Keratinization of Lung Squamous Cell Carcinoma Is Associated with Poor Clinical Outcome
Disease-free survival (A) and overall survival (B) of patients with lung squamous cell carcinoma according to the keratinization status (p-values were obtained using the log-rank test).
© Copyright Policy - open-access
Related In: Results  -  Collection

License
Show All Figures
getmorefigures.php?uid=PMC5392489&req=5

Figure 3: Disease-free survival (A) and overall survival (B) of patients with lung squamous cell carcinoma according to the keratinization status (p-values were obtained using the log-rank test).
Mentions: We next analyzed the clinical outcomes of lung SCC according to keratinization. Although the keratinizing subtype was associated with a reduced DFS, this difference did not reach statistical significance (119.6 months vs. 122.7 months, p=0.459, log-rank test). However, the keratinizing subtype was associated with significantly shorter OS relative to the non-keratinizing subtype (85.2 months vs. 135.7 months, p=0.010, log-rank test) (Figure 3).

View Article: PubMed Central - PubMed

ABSTRACT

Background: Although the World Health Organization (WHO) classification of lung squamous cell carcinoma (SCC) was revised in 2015, its clinical implications for lung SCC subsets remain unclear. We investigated whether the morphologic characteristics of lung SCC, including keratinization, were associated with clinical parameters and clinical outcome of patients.

Methods: A total of 81 patients who underwent curative surgical resection of diagnosed lung SCC, were enrolled in this study. Attributes such as keratinization, tumor budding, single cell invasion, and nuclear size within the tumor, as well as immunohistochemistry of Bcl-xL and pS6 expressions, were evaluated.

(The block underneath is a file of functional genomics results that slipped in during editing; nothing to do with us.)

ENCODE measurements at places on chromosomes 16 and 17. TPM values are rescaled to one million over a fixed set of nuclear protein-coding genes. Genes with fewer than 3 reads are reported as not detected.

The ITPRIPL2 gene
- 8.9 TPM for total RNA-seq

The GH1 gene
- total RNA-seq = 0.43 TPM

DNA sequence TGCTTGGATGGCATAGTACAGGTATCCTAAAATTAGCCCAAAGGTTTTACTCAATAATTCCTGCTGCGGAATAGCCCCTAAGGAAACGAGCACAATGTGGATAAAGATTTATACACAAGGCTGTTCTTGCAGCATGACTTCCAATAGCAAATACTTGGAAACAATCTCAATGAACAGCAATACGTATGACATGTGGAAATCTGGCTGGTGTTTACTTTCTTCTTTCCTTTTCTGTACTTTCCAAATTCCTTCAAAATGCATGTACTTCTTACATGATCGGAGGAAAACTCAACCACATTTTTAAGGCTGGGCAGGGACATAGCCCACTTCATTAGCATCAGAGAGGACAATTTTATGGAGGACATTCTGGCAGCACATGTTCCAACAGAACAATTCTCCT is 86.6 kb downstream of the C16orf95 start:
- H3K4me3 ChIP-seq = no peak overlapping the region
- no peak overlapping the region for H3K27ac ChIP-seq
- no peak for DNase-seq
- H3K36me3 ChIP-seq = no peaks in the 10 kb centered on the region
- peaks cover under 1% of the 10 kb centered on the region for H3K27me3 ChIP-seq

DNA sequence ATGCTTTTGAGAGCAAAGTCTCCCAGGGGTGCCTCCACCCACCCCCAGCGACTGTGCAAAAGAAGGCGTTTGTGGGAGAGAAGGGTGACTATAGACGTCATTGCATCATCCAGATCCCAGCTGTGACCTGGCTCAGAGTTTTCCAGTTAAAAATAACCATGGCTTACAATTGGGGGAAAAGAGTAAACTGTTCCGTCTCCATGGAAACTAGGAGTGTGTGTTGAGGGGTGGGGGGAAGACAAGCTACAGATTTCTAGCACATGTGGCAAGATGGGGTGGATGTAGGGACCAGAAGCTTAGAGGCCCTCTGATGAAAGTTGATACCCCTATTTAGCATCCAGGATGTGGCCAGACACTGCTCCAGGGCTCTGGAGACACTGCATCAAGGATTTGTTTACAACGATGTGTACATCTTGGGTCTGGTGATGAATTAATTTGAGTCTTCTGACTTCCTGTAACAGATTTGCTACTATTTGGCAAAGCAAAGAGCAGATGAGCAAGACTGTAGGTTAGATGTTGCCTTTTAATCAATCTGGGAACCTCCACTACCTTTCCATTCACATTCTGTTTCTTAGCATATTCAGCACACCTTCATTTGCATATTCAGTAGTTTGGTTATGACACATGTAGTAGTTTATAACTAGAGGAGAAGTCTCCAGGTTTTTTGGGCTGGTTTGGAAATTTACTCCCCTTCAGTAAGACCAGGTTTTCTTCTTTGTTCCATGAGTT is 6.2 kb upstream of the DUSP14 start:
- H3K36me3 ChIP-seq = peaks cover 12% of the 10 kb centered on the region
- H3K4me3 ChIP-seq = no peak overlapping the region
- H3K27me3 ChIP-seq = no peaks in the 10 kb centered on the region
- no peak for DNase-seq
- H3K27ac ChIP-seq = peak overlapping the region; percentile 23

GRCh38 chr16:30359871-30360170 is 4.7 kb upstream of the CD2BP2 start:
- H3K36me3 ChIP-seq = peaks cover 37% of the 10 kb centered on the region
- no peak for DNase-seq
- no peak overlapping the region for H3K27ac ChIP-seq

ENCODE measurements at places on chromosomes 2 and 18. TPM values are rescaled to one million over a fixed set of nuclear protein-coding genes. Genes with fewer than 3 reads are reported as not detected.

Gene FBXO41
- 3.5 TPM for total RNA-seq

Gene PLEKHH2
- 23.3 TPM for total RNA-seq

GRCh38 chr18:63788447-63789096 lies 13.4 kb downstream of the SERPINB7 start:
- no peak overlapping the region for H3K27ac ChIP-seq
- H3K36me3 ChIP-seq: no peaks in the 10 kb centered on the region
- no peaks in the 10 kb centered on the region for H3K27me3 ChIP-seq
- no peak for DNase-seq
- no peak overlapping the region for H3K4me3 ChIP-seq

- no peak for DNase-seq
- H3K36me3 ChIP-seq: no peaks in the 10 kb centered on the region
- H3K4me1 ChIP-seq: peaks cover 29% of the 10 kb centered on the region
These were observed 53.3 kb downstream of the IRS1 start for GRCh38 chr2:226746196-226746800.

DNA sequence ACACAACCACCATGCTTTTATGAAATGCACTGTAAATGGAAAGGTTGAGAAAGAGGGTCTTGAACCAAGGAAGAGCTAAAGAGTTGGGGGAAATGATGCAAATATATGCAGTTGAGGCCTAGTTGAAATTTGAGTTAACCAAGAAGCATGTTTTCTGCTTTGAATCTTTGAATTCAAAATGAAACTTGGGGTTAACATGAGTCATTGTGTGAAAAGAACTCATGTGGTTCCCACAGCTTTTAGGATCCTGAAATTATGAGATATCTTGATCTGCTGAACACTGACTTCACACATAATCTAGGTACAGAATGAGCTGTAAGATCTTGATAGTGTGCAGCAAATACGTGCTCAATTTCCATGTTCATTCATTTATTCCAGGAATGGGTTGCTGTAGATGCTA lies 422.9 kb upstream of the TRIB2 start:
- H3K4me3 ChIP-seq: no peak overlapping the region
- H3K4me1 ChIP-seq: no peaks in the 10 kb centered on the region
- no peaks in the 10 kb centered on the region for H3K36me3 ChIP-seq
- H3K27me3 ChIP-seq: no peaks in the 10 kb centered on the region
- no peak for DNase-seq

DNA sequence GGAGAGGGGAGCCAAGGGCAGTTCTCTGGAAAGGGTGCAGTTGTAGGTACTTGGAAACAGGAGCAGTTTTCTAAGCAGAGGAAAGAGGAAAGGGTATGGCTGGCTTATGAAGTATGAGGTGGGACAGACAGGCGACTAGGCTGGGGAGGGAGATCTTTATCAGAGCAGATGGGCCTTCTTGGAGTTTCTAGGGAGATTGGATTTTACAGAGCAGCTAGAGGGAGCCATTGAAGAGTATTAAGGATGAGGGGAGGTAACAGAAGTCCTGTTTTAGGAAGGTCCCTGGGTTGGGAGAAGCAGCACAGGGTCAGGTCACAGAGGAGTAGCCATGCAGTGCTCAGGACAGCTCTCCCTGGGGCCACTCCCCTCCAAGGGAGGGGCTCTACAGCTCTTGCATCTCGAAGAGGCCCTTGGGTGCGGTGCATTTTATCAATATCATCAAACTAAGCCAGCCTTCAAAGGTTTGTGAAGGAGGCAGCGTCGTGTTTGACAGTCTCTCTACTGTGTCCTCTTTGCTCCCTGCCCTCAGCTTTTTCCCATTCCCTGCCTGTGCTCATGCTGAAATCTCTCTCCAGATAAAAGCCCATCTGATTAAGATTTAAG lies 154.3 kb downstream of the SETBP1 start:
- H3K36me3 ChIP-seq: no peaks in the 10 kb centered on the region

Results: The keratinizing and nonkeratinizing subtypes did not differ with respect to age, sex, TNM stage, and morphologic parameters such as nuclear diameter, tumor budding, and single cell invasion at the tumor edge. Most patients with the keratinizing subtype (98.0%) had a history of smoking, whereas the nonkeratinizing group had a relatively higher proportion of never-smokers relative to the keratinizing group (24.0% vs. 2.0%; p=0.008, chi-square test). Expression of pS6 (a surrogate marker of mammalian target of rapamycin complex 1 [mTORC1] signaling that regulates keratinocyte differentiation), and Bcl-xL (a key anti-apoptotic molecule that may inhibit keratinization), did not correlate significantly with the presence of keratinization. Patients with the keratinizing subtype had a significantly shorter overall survival (85.2 months vs. 135.7 months, p=0.010, log-rank test), and a multivariate analysis showed that keratinization was an independent, poor prognostic factor (hazard ratio, 2.389; 95% confidence interval, 1.090–5.233; p=0.030).

Conclusion: In lung SCC, keratinization is associated with a poor prognosis, and might be associated with smoking.

No MeSH data available.


Related in: MedlinePlus